3: Observatory

4.024, SPRING 2021


Exercise 3 is the culmination of all the projects this semester: we designed an observatory on the site we selected in exercise 2C. I had chosen the MIT Haystack Observatory site, which already featured an existing observatory with a long and interesting history. Not only that, but it is a relatively popular site for walkers, bikers, and school tours. This surprised me because the observatory buildings themselves are nondescript, the telescopes huge and incomprehensible. I wanted to design something that would bridge the gap between science and the public. A place which might not be a telescope observatory in the traditional sense, but would allow visitors to comprehend the magnitude of the discoveries that had been made here.


The first thing one notices when one walks up the road to the observatory site is a series of long pylons jutting out of the ground. They seem random at first, an alien landscape of glass and metal, like a field of lightning rods. As one crests the hill and approaches the telescopes, one realises that they are arranged in loosely elliptical orbits around a central locus: the primary structure. 

Far from being alien structures, what the observer has encountered is a large, fibre-optic art installation that extends across the entire hillside. In the same way that the solar system has the Oort Cloud and Kuiper Belt surrounding its denser, rockier, brighter core, the Observatory is surrounded by a cloud of pylons. Their arrangement is drawn directly from the NASA Small Body Database, and represents the actual orbits of some of the brightest comets. 

I wanted the comets to have something ephemeral about them, hence the fibre-optic elements. At night, the tips of the poles light up, firing in sequence so that it seems like beams of light are truly orbiting the central structure.

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1. Plotting comet orbitals

2. Transformations into a structure


3. Final elevation


Approaching the structure, one of the things that immediately stands out is its circular form. Thin concrete roofs seem to float atop a glass base, looping out wide before coiling into the depths of the Observatory. It doesn't seem clear where the roof ends and the floor begins, people move seamlessly from one to the next, following an ever-spiralling pattern of stairs and ramps. Through the window, the observer catches a glimpse of the people inside. They are working, laughing, enjoying the view, as the setting sun turns the concrete walls to liquid gold.


From the beginning of this project, it was clear to me that it had to be circular: orbits are circular, gravity naturally draws things into ever more perfect spheres the more mass they accumulate. As the program of the building was to be dedicated to a) wonder, b) learning more about the science of the observatory, c) a place for relaxation, I settled on a loosely spiral circulation with a series of large landings. This way, people could choose to linger and relax, or they could follow the stairs down to the depths of the building, where the museum would be situated.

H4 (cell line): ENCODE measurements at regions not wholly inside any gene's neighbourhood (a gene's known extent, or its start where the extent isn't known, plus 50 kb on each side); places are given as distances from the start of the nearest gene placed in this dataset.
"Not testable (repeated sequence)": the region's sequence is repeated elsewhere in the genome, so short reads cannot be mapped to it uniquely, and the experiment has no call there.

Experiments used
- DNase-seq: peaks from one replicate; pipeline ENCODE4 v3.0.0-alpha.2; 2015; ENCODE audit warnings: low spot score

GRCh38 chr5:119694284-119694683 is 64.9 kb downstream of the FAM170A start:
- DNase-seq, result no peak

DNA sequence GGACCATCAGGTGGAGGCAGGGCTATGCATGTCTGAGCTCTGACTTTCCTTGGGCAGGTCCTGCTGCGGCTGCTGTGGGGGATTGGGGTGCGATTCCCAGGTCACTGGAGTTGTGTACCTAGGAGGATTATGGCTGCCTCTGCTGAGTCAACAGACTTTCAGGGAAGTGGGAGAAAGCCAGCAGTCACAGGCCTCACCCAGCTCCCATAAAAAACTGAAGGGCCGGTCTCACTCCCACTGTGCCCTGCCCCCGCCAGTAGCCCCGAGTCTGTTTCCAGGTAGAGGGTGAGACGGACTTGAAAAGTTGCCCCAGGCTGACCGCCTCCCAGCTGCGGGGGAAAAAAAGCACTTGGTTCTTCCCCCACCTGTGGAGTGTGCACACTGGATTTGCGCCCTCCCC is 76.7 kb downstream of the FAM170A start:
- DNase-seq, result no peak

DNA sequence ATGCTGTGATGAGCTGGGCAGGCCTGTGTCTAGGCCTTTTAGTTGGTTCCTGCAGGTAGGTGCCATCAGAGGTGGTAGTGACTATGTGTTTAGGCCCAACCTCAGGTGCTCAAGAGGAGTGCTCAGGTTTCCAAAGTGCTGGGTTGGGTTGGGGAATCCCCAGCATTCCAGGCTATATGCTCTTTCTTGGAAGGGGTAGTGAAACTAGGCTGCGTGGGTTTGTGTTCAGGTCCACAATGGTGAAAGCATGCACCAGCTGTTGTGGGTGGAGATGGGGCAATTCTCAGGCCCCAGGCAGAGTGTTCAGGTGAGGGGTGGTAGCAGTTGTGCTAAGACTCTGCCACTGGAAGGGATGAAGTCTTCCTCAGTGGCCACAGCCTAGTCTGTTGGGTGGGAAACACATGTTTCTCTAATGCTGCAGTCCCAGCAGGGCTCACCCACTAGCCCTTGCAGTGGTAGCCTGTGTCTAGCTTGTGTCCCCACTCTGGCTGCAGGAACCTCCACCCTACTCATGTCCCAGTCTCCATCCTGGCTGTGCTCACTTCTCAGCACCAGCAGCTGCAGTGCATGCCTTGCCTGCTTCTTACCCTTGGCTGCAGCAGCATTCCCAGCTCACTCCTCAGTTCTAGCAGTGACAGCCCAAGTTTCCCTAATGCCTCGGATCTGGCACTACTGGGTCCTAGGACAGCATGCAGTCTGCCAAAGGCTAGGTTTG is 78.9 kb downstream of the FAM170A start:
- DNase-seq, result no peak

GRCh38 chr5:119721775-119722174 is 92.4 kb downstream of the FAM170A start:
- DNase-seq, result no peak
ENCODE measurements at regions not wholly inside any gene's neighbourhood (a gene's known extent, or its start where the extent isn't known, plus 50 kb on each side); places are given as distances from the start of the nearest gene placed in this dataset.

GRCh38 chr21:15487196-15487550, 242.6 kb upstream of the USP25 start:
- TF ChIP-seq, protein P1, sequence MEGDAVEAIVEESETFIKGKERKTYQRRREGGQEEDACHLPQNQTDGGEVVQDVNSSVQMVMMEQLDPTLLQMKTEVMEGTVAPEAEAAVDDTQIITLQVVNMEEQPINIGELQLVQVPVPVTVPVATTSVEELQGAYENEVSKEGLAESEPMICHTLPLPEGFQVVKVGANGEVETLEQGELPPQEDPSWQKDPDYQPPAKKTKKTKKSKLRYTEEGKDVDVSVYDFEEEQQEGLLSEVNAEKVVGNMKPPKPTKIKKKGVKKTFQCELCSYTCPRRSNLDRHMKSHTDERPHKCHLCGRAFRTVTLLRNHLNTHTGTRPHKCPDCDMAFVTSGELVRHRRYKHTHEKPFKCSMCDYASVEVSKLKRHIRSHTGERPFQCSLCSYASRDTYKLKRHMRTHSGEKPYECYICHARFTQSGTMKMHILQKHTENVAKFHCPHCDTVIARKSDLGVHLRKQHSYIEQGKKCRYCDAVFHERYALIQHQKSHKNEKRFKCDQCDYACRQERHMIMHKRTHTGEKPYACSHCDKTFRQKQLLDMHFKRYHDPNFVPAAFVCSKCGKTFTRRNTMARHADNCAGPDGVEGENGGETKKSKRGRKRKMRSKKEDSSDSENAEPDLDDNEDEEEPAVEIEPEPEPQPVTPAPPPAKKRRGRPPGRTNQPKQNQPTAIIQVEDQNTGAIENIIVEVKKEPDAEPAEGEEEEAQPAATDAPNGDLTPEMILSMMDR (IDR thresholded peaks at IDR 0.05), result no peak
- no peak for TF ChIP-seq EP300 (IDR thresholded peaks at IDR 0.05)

I imagine that the walls, where concrete and dug into the Earth, would also be decorated with scientifically meaningful graphics and that the staircase from the amphitheatre to the underground museum would be lined with informational screens. Where the building faces the sky, it is glass. (I briefly played with the idea of making it more sustainable, but since there is no danger of this structure ever being built, went for the brutalist aesthetic instead, all in the name of art. If you love the environment, please do not build this.)

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A lounge or landing for eating, talking, and working.

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A glimpse into the amphitheatre.

Here, one finds oneself in the amphitheatre. This is the main floor of the building. The stairs are functional — they lead you down to a lower floor — but can also be sat on. A presenter can stand in the centre of the structure and speak to a large audience in this way. 

There is an art installation hanging from the ceiling; in essence, a large solar system mobile. Each of the planets is on a circular track that slowly moves along the ceiling, while the moons of the planets all follow their own motorised motions.

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You move from the amphitheatre, flushed with light, into a dark corridor. The walls are black, a flight of steps lit by LED strips leads downward. Like the ones you came down into the amphitheatre on, these stairs, too, are shallow and wide. You feel no urge to rush, but linger to look at the glowing posters on the walls. Here and there, a wide stair forms a landing, on which you see artefacts from space missions and small plaques commemorating the scientists who accomplished these goals. As you reach the round room at the bottom of the steps, you suddenly realise that the concrete floor is dashed with specks of light. Little LED fixtures are set flush to the ground like stars. As you explore the rest of the room, which is decorated with the decades of achievements and space research that took place in the telescopes and buildings just metres away, you feel as though you are wading through the cosmos itself.

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The underground room is intended to be a place of contemplation and reflection. One emerges by following the circular circulation pattern of the space, up a narrow staircase that emerges to the outside. One passes between a large retaining wall and the bulk of the primary structure, as though emerging out of a natural gorge.

Thus ends the tour through the structure, the space, space, and history, and, alongside it, my studio.

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